\\\ Pet Charity Volunteers
How Do I Volunteer At A Pet Charity?
Volunteering at a pet shelter, pet charity shop or helping out at pet charity head offices and local events is one of the most satisfying and rewarding volunteer jobs as you help to make animals lives better for them.
There are thousands of volunteers up and down the country helping large and small animal charities who would not be able to assist as many strays, unwanted pets that they take in each year at shelters without volunteers.
Three large charities, for example –
The RSPCA suggest they care for more than 110,000 animals each year and could not do this without the public’s support and generosity and that includes carers and helpers who can donate some of their valuable time each week to their favourite cause. They look after pets but also help many different types of animals, including horses, farm animals and exotic pets back into caring owners homes.
The Cats Protection League help more than 200,00 cats each year and have a diverse range of volunteering opportunities available, all over the UK. Opportunities exist volunteer help with social media or calling the public for fundraising their projects, helping in local shelters and charity shops.
The PDSA have opportunities helping out at their 48 hospitals as well as helping out at local charity shops.
The opportunities to get involved with are wide ranging.
Applying to your local pet charity
Once you have established how much time you have to donate, where some charities are delighted that you may wish to help them with just an hour a week, then approaching your local animal charity is the next step. You possibly already know where it is, but if you don’t a simple yell.com search online will give you all the details of your local pet and animal charities nearby. A check on the charity’s website should provide all the information you need to apply.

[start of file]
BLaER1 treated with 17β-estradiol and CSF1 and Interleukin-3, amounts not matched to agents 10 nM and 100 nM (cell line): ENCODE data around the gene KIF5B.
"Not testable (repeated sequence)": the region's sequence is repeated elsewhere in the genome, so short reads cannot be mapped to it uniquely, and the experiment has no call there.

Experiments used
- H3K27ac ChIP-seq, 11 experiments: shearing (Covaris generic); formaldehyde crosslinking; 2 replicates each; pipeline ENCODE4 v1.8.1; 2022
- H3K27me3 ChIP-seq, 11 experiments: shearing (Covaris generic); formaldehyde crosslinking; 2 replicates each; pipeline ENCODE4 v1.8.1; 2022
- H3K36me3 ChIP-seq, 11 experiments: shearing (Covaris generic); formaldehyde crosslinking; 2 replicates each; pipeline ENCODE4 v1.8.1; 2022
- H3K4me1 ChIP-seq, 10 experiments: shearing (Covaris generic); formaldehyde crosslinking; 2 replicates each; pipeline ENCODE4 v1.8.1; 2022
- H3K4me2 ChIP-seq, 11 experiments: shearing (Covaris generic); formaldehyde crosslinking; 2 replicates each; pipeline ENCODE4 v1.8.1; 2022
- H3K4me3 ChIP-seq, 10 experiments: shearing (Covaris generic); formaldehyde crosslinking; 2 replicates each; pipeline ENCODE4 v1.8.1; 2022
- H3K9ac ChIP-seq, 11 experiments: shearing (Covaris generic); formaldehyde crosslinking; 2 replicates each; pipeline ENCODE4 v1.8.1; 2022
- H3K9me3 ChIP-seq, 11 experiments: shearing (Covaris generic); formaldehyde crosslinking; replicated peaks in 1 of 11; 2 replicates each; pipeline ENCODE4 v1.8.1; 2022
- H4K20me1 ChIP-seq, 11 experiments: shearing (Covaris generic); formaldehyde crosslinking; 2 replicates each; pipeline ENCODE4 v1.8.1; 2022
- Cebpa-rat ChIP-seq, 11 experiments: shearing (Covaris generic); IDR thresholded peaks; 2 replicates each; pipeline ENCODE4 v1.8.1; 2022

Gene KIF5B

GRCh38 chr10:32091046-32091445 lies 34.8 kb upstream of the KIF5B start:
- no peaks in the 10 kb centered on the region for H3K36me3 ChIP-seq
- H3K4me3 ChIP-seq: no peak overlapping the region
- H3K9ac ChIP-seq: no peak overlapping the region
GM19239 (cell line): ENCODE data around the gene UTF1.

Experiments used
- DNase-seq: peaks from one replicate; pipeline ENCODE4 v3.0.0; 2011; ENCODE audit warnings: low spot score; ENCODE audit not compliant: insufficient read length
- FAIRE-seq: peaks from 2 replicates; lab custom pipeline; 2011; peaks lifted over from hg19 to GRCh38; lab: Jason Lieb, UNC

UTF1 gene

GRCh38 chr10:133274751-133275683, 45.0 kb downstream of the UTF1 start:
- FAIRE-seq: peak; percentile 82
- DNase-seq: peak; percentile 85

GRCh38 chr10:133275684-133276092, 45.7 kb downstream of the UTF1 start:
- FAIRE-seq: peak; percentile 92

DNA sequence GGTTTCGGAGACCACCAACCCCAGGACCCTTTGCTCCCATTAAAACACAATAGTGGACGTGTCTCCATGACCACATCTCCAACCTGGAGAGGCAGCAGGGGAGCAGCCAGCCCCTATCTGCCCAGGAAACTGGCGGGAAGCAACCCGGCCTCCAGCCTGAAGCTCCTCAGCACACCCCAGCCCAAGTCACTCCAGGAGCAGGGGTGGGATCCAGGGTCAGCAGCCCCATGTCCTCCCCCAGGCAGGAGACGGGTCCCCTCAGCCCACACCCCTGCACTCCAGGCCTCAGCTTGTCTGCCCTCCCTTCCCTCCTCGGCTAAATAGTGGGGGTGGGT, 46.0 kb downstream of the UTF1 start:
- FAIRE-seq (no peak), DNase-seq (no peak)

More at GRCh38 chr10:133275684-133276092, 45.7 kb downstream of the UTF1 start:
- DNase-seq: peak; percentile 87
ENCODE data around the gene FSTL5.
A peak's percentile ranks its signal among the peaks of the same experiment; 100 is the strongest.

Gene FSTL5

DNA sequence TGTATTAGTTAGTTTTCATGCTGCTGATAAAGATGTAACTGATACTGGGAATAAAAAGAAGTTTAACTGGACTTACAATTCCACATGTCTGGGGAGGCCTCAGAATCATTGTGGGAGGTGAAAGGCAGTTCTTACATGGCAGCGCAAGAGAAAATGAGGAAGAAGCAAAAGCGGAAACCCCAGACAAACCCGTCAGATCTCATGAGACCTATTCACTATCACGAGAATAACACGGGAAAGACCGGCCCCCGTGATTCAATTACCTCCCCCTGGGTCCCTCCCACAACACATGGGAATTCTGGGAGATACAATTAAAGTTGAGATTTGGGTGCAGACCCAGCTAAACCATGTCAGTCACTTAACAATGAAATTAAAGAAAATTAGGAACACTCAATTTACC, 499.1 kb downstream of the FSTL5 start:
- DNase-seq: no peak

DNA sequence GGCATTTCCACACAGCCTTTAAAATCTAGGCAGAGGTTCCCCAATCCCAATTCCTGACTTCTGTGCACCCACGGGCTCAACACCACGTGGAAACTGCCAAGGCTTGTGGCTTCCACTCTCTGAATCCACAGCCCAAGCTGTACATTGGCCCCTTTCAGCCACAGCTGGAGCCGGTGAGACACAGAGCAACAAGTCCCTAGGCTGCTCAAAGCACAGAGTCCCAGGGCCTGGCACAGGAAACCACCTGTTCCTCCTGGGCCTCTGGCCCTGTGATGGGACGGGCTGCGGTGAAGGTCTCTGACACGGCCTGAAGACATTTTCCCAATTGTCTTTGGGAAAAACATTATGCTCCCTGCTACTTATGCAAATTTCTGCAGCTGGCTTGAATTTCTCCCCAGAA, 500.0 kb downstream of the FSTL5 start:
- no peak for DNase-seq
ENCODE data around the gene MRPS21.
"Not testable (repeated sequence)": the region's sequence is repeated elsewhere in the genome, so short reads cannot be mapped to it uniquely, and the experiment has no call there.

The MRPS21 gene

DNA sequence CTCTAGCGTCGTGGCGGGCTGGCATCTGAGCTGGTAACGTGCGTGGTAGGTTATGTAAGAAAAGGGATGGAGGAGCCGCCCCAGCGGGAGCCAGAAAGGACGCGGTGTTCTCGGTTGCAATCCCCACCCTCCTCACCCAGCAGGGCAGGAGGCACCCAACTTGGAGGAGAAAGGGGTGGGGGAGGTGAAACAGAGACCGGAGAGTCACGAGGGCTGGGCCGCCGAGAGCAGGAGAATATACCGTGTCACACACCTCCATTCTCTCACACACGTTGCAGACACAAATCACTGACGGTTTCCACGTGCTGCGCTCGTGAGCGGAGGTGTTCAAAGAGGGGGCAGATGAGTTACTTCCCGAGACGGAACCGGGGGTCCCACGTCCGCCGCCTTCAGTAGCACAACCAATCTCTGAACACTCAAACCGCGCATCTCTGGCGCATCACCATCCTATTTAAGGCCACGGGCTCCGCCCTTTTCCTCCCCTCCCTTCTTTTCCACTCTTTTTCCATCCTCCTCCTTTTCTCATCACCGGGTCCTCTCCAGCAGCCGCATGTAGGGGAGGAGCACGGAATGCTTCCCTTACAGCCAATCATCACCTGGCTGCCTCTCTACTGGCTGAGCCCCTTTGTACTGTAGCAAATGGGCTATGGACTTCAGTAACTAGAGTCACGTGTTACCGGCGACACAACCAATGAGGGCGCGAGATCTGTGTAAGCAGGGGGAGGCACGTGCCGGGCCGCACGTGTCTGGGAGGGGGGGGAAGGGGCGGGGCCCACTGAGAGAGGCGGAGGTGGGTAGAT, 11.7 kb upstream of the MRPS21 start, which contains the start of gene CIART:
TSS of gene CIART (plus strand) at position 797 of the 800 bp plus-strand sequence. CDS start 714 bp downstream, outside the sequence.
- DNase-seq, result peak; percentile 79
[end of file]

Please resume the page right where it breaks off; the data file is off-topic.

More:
If you are a student, then you can even complete your Duke Of Edinburgh Award programme with the larger charities which can help to prepare you for a career with animals, higher education courses and even animal related university degrees courses.
Volunteering helps if you want to gain expert animal knowledge which can be used to support applications to all kinds of pet related jobs, including retail stores.
The big charities are big pet businesses receiving millions of pounds in income yearly and are professional pet keepers.
Covid-19 has brought about many changes including the way charities are working and operating. Certain services currently may not be available, however, there are still volunteering opportunities available. Check your preferred charity website for these updates.
You can read how thousands of generous Pet Check readers are donating their unwanted items to pet charities
Recycle for pets, donate unwanted items to pet charities, charity dog walks, pet shelter volunteers pet lotteries, pet charity shops. Sponsor an animal. Gift Aid, UK’s pet and animal charities caring for the nation dogs, cats, pets, Read more. Petcheck.blog Blog
Personal statement by Susie, a volunteer